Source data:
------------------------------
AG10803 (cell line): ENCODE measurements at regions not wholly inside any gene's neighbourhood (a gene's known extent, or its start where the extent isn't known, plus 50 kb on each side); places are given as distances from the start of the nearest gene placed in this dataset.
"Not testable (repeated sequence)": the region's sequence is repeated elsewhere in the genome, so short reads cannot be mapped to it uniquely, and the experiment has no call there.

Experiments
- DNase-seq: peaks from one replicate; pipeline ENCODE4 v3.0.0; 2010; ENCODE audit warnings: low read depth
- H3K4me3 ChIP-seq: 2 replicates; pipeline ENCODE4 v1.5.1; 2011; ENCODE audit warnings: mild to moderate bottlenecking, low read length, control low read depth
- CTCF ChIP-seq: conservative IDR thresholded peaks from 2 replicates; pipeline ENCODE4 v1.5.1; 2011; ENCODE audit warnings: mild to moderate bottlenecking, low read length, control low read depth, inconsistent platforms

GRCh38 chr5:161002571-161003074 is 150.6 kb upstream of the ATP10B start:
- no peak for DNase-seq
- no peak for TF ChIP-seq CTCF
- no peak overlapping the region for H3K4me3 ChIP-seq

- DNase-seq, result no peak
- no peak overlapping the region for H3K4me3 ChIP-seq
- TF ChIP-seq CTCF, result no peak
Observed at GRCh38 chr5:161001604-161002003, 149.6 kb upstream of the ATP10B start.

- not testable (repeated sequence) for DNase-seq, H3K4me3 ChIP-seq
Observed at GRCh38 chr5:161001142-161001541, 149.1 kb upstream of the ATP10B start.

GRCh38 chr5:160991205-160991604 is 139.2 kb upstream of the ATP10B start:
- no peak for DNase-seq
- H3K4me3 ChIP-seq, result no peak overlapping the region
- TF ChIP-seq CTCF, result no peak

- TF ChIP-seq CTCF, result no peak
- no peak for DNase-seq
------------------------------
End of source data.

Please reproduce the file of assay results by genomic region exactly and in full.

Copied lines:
AG10803 (cell line): ENCODE measurements at regions not wholly inside any gene's neighbourhood (a gene's known extent, or its start where the extent isn't known, plus 50 kb on each side); places are given as distances from the start of the nearest gene placed in this dataset.
"Not testable (repeated sequence)": the region's sequence is repeated elsewhere in the genome, so short reads cannot be mapped to it uniquely, and the experiment has no call there.

Experiments
- DNase-seq: peaks from one replicate; pipeline ENCODE4 v3.0.0; 2010; ENCODE audit warnings: low read depth
- H3K4me3 ChIP-seq: 2 replicates; pipeline ENCODE4 v1.5.1; 2011; ENCODE audit warnings: mild to moderate bottlenecking, low read length, control low read depth
- CTCF ChIP-seq: conservative IDR thresholded peaks from 2 replicates; pipeline ENCODE4 v1.5.1; 2011; ENCODE audit warnings: mild to moderate bottlenecking, low read length, control low read depth, inconsistent platforms

GRCh38 chr5:161002571-161003074 is 150.6 kb upstream of the ATP10B start:
- no peak for DNase-seq
- no peak for TF ChIP-seq CTCF
- no peak overlapping the region for H3K4me3 ChIP-seq

- DNase-seq, result no peak
- no peak overlapping the region for H3K4me3 ChIP-seq
- TF ChIP-seq CTCF, result no peak
Observed at GRCh38 chr5:161001604-161002003, 149.6 kb upstream of the ATP10B start.

- not testable (repeated sequence) for DNase-seq, H3K4me3 ChIP-seq
Observed at GRCh38 chr5:161001142-161001541, 149.1 kb upstream of the ATP10B start.

GRCh38 chr5:160991205-160991604 is 139.2 kb upstream of the ATP10B start:
- no peak for DNase-seq
- H3K4me3 ChIP-seq, result no peak overlapping the region
- TF ChIP-seq CTCF, result no peak

- TF ChIP-seq CTCF, result no peak
- no peak for DNase-seq